October 24, 2011
Motorola Solutions, International Association of Chiefs of Police Recognize Outstanding Law Enforcement Programs
CHICAGO (IACP, Motorola Solutions Booth # 1100) – Oct. 24, 2011 – Winners of the 19th annual IACP/Motorola Webber Seavey Award for Quality in Law Enforcement were honored today by Motorola Solutions (NYSE: MSI) and the International Association of Chiefs of Police (IACP). Law enforcement agencies were honored from around the world for violent crime prevention, motorists’ assistance programs and crime analysis.
- Baltimore County Police Department, (BCoPD) Baltimore, is being recognized for the “Violence Prevention Initiative” program which is helping to reduce homicides by 16 percent and leading to a 20 percent drop in non-fatal shootings since the initiative was launched two years ago.
- The BCoPD program supports the state’s efforts in holding violent offenders accountable through heightened supervision. The “Violence Prevention Initiative” also helps offenders successfully re-integrate into the community when they are released.
- The Everett Police Department, Everett, Wash. developed “Project Impact,” which is turn-key crime prevention software that allows law enforcement agencies to implement customized educational materials in their communities at no cost. The software gives users:
- Templates to initiate or update crime prevention programs,
- A universal method for all agencies to implement educational programs, and
- The ability to implement customized educational materials within user’s communities.
- Since “Project Impact” began in September 2008, the Everett Police Department reports that 127 agencies in 27 states and 3 countries are using the software.
- Las Vegas Metropolitan Police Department (LVMPD) set a goal to reduce gang-related crime in targeted neighborhoods. They formed the “Safe Village” initiative that incorporates well-established federal delinquency prevention strategies to combat crime and increase quality of life for residents.
- LVMPD saw homicides decrease by 40 percent and gun-related crimes drop from 363 to 205 over a seven-month period during the first year of the “Safe Village” program.
- The Webber Seavey Award is named for IACP’s first president.
- This year’s award attracted a field of nearly 50 applicants from around the world sharing their positive experiences with peers in the law enforcement community.
Mark A. Marshall, IACP president and police chief of Smithfield Police Department, Smithfield, Va.
“We congratulate each of the winners of this year’s IACP/Motorola Webber Seavey Award for Quality in Law Enforcement. Each agency has gone above and beyond the traditional policing that people are accustomed to in their communities, and each has provided exemplary initiatives for their peers to emulate. It is our pleasure to recognize these winners and their departments for their outstanding efforts. We look forward to sharing these programs with our fellow public safety agencies around the world because that is the ultimate goal of this program.”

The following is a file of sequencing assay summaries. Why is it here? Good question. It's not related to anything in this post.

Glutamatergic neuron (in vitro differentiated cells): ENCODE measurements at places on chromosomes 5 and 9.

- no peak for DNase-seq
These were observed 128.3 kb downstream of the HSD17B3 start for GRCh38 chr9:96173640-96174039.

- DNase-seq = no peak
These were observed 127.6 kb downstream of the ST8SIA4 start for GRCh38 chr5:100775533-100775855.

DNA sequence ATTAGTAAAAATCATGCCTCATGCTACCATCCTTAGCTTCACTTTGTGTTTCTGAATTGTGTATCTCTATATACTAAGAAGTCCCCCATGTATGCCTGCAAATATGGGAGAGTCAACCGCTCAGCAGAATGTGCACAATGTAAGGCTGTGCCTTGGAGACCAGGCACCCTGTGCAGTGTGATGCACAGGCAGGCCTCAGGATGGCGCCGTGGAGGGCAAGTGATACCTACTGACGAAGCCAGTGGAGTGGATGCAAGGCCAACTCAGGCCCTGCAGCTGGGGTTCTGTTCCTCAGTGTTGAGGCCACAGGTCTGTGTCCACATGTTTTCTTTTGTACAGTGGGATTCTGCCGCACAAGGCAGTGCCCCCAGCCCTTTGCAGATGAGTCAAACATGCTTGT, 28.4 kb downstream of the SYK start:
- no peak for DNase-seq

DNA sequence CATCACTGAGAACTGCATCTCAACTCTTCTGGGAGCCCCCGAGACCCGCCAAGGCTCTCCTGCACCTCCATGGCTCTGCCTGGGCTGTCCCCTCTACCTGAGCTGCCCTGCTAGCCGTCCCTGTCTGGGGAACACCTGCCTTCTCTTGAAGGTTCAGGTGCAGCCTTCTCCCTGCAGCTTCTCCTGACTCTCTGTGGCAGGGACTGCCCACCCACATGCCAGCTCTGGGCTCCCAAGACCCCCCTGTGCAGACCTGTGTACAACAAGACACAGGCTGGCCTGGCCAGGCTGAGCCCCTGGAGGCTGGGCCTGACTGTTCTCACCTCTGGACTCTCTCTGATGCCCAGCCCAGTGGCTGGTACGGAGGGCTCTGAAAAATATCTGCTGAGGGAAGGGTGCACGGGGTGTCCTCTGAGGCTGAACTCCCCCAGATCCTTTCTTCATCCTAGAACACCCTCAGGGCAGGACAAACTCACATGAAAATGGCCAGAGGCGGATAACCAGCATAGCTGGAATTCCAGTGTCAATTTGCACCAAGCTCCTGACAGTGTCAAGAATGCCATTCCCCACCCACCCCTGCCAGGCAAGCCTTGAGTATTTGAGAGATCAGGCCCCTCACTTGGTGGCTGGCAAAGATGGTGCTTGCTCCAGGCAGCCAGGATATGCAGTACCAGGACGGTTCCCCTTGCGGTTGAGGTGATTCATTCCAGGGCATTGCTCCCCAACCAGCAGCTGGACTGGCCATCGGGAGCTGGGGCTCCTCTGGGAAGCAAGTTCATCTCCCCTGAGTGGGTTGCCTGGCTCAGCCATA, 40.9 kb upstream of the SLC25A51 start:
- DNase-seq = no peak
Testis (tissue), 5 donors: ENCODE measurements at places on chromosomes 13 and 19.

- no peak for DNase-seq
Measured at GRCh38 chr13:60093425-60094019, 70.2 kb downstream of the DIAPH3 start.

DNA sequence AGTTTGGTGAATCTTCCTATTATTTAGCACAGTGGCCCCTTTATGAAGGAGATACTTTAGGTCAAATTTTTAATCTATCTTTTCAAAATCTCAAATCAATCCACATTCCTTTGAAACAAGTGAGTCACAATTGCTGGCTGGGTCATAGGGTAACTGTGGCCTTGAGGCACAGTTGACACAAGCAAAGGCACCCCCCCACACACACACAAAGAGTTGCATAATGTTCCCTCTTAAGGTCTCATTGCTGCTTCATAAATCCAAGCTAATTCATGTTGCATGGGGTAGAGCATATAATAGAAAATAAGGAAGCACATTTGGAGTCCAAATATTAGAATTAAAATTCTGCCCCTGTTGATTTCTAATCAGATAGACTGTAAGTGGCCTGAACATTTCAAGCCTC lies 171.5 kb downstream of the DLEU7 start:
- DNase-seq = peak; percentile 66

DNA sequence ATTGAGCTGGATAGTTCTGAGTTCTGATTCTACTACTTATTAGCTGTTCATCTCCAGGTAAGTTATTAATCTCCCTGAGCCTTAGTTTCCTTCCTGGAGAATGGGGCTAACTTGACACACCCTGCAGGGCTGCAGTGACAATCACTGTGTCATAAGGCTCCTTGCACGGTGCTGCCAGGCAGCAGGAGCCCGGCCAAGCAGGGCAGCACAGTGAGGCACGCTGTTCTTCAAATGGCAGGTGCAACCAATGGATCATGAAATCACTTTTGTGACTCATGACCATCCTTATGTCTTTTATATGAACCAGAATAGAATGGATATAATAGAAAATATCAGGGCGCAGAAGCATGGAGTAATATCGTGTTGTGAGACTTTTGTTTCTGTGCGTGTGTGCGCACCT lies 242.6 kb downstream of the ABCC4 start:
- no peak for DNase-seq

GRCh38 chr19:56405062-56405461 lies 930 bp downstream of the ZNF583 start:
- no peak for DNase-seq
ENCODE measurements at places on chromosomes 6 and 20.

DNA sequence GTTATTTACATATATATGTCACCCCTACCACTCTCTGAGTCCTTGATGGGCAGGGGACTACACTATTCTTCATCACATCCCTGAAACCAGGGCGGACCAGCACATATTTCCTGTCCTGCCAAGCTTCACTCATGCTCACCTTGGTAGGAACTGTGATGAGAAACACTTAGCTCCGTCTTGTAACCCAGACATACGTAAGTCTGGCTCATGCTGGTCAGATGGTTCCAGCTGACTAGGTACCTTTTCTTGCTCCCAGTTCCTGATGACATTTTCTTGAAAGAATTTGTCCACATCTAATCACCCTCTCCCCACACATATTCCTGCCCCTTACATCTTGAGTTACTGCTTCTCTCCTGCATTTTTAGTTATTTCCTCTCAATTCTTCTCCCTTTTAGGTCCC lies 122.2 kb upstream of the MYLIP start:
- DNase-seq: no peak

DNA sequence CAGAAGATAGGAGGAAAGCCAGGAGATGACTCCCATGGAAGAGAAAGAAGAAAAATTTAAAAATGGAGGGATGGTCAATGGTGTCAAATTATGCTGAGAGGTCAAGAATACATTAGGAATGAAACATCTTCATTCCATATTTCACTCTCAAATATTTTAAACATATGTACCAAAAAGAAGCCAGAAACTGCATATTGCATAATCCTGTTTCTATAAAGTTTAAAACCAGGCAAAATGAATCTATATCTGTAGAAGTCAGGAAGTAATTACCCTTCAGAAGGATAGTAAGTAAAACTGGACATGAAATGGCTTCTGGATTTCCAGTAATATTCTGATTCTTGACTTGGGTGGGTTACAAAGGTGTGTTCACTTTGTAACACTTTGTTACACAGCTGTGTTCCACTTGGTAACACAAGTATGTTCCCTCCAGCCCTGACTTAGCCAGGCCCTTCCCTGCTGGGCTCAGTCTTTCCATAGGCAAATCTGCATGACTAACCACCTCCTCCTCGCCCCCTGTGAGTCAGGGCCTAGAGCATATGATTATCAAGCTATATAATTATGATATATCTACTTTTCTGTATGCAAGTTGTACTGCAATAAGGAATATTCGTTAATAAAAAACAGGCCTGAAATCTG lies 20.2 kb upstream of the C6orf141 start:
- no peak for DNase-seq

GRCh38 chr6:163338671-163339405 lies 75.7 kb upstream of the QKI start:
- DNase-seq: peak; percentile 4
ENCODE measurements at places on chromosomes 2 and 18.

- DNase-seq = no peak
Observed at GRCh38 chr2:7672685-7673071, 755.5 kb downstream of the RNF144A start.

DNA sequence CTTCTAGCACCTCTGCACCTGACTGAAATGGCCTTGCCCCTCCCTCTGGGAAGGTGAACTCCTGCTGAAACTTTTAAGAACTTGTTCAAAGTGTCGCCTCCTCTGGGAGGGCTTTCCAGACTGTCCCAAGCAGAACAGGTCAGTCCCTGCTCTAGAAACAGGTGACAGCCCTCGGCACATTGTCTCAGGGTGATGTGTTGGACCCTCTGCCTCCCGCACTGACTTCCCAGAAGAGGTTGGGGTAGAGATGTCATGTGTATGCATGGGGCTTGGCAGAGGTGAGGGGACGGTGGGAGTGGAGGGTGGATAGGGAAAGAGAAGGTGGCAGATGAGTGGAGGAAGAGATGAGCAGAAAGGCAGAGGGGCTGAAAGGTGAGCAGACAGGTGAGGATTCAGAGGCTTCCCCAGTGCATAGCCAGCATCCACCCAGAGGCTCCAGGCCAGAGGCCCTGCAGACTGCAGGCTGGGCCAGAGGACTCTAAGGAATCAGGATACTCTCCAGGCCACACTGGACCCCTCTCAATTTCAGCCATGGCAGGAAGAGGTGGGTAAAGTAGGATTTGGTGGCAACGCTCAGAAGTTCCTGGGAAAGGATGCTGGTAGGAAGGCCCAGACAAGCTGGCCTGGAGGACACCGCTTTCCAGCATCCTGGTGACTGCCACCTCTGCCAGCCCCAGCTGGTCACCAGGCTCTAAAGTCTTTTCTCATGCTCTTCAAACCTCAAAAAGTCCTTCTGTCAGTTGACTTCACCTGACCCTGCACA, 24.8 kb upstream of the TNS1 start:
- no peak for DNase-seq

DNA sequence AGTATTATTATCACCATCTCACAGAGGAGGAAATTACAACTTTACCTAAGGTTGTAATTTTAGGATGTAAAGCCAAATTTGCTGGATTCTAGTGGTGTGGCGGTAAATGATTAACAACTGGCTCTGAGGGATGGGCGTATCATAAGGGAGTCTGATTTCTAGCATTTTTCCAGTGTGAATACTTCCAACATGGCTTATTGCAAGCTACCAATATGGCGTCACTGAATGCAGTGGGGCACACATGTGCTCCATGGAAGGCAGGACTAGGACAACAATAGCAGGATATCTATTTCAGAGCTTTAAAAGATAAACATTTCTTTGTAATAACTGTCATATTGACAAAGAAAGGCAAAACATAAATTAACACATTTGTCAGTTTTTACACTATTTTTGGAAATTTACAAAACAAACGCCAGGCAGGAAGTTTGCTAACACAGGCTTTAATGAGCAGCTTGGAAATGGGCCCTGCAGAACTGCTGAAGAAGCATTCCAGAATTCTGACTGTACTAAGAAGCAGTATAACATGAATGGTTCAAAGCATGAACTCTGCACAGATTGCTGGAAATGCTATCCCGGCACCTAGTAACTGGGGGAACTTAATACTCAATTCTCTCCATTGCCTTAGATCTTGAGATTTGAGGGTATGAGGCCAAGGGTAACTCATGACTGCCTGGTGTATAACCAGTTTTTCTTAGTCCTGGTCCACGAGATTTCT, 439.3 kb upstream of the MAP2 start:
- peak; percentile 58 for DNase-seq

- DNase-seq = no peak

Jim Welch, senior vice president, Motorola Solutions
“These men and women that have dedicated their lives to develop innovative ideas to improve the public safety of their communities deserve to be recognized for these outstanding efforts. Motorola Solutions applauds their work and salutes each of the winning agencies for their innovation and superior abilities.”
James W. Johnson, chief, Baltimore County Police Department, Baltimore
“The Violence Prevention Initiative has taken the supervision of those arrested for first degree murders to a new level. These offenders were already under the supervision of the Division of Parole and Probation, but changes needed to be made for heightened supervision. A multi-department team was developed to address areas like offender identification, tracking, case management and warrant service. We have seen a significant drop in violent crime and look to continue that trend.”
Kathy Atwood, chief, Everett Police Department, Everett, Wash.
“Communicating with residents was the main focus of Project Impact. We wanted to help the community understand the reality of the crime rates in Everett and provide ways they could help to prevent crime through education. The perception was that there were rising crime rates when most had actually decreased according to crime data. We are very proud that agencies around the world have adopted the free software and have customized the educational material for their communities.”
Gary Schofield, deputy chief, Las Vegas Metropolitan Police Department, Las Vegas
“The large-scale approach to community policing was based on partnerships with multiple agencies as well as community- and faith-based organizations. Safe Village brought all the stakeholders together to take part in the planning and implementation of this program. The approach was successful in reducing gang-related crime in targeted neighborhoods by disrupting the culture of violence that affects youths caught up in dangerous street life.”
About the IACP
The International Association of Chiefs of Police is the world’s oldest and largest association of law enforcement executives. Founded in 1893, the IACP has more than 21,000 members in over 100 countries.